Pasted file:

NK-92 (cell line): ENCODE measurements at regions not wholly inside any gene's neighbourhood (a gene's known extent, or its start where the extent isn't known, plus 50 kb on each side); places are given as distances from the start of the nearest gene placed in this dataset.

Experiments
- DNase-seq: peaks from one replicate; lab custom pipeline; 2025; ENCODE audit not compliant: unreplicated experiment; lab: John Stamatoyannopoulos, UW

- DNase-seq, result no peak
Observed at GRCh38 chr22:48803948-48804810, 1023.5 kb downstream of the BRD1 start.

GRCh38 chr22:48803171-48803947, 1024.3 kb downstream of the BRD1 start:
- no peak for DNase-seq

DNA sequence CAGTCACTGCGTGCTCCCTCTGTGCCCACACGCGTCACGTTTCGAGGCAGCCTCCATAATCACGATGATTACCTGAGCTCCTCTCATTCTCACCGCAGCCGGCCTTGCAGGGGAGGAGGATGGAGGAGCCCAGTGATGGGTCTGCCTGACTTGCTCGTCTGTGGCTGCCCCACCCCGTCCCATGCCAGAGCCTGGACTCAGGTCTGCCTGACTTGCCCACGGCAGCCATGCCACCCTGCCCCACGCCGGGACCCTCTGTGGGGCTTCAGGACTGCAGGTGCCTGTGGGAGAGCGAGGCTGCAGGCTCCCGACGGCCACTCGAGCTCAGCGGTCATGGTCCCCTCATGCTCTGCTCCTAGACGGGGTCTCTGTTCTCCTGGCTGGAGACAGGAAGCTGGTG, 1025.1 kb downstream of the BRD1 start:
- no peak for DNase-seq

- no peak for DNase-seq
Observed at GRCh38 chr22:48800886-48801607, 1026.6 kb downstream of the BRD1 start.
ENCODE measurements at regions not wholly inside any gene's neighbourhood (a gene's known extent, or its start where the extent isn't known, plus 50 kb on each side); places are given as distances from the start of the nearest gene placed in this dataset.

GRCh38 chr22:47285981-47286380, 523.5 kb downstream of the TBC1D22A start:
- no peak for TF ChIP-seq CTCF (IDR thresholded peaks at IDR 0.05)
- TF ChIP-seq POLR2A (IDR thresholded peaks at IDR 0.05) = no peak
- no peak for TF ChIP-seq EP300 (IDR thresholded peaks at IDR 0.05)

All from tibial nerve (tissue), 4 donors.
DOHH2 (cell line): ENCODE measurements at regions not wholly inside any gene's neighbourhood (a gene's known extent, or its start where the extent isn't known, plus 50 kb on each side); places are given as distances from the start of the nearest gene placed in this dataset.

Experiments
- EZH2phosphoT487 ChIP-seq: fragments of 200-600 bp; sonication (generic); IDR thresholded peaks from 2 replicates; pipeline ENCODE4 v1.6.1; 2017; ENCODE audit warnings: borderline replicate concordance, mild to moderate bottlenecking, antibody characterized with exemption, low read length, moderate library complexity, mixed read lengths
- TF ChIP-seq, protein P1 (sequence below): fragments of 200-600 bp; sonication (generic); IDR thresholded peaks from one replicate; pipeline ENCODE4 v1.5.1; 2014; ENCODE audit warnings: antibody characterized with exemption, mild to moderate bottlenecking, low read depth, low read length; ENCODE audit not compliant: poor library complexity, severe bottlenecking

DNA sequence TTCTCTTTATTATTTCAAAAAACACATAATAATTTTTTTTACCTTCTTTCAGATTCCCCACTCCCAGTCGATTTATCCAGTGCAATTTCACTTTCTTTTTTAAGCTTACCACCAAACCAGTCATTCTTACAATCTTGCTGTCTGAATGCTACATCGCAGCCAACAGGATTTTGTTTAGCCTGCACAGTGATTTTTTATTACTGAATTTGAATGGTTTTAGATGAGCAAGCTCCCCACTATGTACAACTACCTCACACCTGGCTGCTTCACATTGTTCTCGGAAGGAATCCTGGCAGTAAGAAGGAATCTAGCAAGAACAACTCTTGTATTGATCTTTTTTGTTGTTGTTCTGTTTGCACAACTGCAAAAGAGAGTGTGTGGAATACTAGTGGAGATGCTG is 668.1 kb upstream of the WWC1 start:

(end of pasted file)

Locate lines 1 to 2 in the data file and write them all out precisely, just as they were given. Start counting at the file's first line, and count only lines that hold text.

NK-92 (cell line): ENCODE measurements at regions not wholly inside any gene's neighbourhood (a gene's known extent, or its start where the extent isn't known, plus 50 kb on each side); places are given as distances from the start of the nearest gene placed in this dataset.

Experiments